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One More Day Everywhere: Crossing 50 Borders on the Road to Global Understanding Paperback – 19 Nov 2009
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"If anyone knows determination, perseverance, agony and terror it is Glen Heggstad. And that motorcycles are fun! Straight to the point with moods and emotions that come right off the page, I'm surprised I haven't seen a movie on this book already." --Jimmy Lewis, editor, "Cycle World Magazine"
"Heggstad's factual account is entirely possible . . . it is certainly a nice way to spend an evening." "--Motorcycle Consumer News"
"When you read his book, start it on a Friday evening, because you'll spend all weekend traveling with him. You won't be able to put it down" "--Cycle World Adventures"
"A spectacular and gripping read. In it, Heggstad manages to illustrate the joys and hardships and benefits and drawbacks of two-wheeled global travel to some of the most difficult places on the planet." --Friction Zone
"This is a story of extreme travel at its finest. Everyone, especially riders, will appreciate the extremes this man went to in pursuit of his ultimate journey." --"Road Runner"
About the Author
Glen Heggstad is the author of "Two Wheels Through Terror." He was the youngest Hell's Angel ever voted in and his story of harrowing capture by Colombian rebels has been featured on "48 Hours," "Larry King Live," MSNBC, a National Geographic Channel docudrama, and NPR.
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Most helpful customer reviews on Amazon.com
Positives-Glen offers some unique and interesting perspectives as he travels the world. He sometimes acts like a frat-boy that didn't grow up, but I think a lot of that is just playful writing to help the book sell (I don't blame him). I particularly enjoyed the political and cultural commentary regarding the middle and far east, Japan & Germany, and his final days in Africa. Very insightful. As expected, not everyone hates Americans, and not everyone is like Fox or CNN describes. But, some places in the world actually do suck, and you probably shouldn't visit them. I think Glen hits these points right on the head.
Negatives- A number of people I've talked to all tend to agree that some of this can come across as ego-centric or "me, me, me me....". This guy also kind of abandons everyone in his life that matters to go to his own thing. He also uses makes some really poor decisions regarding his health along the way. None of this offended me, but I know some who really just couldn't get on board with his mind set, and it made the book very hard to read.
In summary, I've read a lot of these motorcycle adventure books, and many are the same- (I yearned for adventure, I left home, I learned about the world, but I came back because.... blah." While many of those elements are present in his book, I'd say his take is a lot different. I thoroughly enjoyed it.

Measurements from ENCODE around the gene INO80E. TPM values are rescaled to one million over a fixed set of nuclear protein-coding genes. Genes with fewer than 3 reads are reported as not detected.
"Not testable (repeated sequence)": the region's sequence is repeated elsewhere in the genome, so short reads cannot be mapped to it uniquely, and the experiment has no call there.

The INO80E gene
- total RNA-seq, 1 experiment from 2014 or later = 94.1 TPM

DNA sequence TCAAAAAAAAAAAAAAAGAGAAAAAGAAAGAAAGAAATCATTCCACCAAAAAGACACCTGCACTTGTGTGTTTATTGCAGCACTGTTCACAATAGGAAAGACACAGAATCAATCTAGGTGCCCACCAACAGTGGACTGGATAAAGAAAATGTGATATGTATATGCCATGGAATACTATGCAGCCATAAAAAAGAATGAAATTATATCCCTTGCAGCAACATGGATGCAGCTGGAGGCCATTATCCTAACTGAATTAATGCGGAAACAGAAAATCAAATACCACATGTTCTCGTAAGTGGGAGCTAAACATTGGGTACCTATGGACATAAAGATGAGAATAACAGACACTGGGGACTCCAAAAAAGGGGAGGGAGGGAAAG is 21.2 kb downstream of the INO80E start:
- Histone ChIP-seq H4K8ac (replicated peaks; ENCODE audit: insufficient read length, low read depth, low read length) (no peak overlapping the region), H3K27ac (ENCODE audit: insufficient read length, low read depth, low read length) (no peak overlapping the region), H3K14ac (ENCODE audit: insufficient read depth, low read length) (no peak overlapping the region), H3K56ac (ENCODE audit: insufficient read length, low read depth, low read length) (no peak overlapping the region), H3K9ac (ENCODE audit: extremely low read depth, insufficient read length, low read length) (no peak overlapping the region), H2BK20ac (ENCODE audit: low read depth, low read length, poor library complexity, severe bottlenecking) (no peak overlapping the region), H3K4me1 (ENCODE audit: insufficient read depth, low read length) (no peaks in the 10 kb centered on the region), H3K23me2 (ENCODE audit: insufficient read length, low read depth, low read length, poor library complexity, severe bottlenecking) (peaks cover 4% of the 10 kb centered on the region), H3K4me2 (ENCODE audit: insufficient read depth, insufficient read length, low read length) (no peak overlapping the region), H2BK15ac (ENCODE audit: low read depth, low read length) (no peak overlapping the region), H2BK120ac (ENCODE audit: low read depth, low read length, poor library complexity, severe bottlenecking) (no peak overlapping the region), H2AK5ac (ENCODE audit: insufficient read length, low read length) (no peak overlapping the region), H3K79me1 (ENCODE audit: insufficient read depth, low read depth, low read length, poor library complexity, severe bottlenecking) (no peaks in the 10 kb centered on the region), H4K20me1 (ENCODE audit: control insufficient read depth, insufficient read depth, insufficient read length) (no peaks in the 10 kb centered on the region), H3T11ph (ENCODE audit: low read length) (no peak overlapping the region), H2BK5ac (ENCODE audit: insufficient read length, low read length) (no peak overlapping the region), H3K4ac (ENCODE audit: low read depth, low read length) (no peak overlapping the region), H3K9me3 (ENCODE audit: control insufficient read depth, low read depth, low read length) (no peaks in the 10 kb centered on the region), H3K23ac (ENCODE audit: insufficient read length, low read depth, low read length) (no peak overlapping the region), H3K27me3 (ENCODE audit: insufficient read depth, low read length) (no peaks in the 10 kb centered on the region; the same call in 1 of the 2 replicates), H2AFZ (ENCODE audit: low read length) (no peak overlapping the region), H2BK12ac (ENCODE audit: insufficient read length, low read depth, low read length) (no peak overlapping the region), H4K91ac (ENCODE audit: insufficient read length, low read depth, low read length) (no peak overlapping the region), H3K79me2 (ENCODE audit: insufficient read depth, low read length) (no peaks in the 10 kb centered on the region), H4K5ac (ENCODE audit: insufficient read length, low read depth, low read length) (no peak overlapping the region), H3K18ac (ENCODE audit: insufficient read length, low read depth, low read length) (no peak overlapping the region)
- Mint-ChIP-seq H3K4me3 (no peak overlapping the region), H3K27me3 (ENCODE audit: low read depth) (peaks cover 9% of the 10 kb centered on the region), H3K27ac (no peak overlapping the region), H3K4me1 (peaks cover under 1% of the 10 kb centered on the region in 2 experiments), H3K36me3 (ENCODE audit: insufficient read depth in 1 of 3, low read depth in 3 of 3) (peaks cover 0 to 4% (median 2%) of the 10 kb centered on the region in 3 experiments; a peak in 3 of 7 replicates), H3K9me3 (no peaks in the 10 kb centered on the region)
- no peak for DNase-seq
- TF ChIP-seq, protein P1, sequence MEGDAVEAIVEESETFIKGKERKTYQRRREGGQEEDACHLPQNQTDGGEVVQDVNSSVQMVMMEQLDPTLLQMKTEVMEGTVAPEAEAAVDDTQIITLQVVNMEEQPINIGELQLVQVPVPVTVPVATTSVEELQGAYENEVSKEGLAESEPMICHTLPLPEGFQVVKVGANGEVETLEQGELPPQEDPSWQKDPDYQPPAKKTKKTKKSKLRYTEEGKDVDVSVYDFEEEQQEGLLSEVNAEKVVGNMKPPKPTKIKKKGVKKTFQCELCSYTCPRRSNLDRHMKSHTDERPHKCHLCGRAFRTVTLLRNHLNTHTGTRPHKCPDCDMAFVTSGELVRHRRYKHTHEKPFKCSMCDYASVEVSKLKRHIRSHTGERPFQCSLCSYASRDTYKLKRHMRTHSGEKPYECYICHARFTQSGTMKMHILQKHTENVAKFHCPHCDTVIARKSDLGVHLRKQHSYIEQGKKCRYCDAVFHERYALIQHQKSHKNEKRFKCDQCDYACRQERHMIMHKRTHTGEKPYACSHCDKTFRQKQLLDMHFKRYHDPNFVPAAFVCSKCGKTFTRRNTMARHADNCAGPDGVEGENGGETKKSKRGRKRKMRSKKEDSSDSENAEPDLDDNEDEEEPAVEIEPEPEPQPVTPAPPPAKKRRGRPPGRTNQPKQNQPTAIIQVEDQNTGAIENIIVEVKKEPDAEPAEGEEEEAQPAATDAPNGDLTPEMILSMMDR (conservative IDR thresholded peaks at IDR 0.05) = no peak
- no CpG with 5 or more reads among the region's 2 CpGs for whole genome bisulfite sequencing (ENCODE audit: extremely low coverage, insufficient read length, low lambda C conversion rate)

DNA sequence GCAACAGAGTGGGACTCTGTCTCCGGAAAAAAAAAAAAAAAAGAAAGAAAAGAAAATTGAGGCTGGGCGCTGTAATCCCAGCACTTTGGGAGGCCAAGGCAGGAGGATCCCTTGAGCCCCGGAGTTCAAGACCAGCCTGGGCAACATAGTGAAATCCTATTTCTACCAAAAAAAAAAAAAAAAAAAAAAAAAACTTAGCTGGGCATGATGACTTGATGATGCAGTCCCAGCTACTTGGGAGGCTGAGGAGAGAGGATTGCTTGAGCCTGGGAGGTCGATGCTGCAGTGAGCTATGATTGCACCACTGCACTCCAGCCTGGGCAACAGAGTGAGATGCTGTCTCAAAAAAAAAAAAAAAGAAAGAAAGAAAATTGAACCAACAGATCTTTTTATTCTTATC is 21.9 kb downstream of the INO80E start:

Heggstad himself must be semi-insane. Like every world cyclist, he insists on going through Siberia. China is essentially closed to wanderers and he explains how before you would be allowed to ride a bike around China, the government would want to know where you're going, whom you're seeing, what you're writing about them, and more importantly, you're not allowed private, foreign vehicles there for fear you'll sell them. Therefore China gets excluded from everyone's "adventure" itinerary. But Heggstad also failed to spend much time driving around Europe. He zipped into Munich, popped over to Czech and Hungary, and then almost straight to Istanbul. You can read between the lines when he gets to Thailand, the tone of the book changes and he gets giddy. Apparently the sex can't be beat as he's getting blown and happy endings every time he steps off his bike, perhaps even while on the bike! He definitely did not want to leave Thailand, and can't wait to get back. He even debates whether to pay a hefty fine to remain over his expired visa!
His dime store wisdom could use more historical study, but he's right that god-belief and gold/control of resources is the root of all evil. Still, his belief that "People get along, governments do not" is clearly illustrated throughout the pages. Over and over, you see that muslims are the source of violence throughout developing regions. When dealing with shy people or government bureaucrats and border patrols, his Will Rogers' "Aw shucks, how is everybody!" gets him out of the toughest jams over and over. I recommend this book to anyone, and I can't wait to buy another Heggstad title.
1. Purely as an interested reader learning about cultures and societies
2. As a fellow rider
So here goes:
for #1: He does a great job illustrating that "people are people" no matter where he goes in the world. For the most part, they show him kindness, support and enthusiasm. He is innundated with invitations for tea, lodging, meals etc. While he does have some negative experiences with theft and less than welcoming governments, overall the folks he meets wish him success and safe travels. It's a testament to the human spirit.
for #2: I also recently downloaded "Ghost Rider:..." by Neil Peart. Neil's journey was a little different and filled with a little more cynicism (sp). Neil took to the road to 'find himself' after the tragic deaths of his daughter and wife within a year of each other. Given that Neil is an incredible lyricist, as 30+ years of RUSH has shown, his descriptive narrative is phenomenal. I wish that this book had more descriptive narrative of the places visited. Peart decribes the Artic circle, Alaskan wilds, and the warmth of Coastal Mexico and Belize with such incredible imagery that (as a rider) you yearn to hop on your bike and ride there to see it yourself.
having said that, this book is a great choice for a relaxing day on the beach, by the pool, on your hotel balcony, or while flying/in airports. Highly recommended!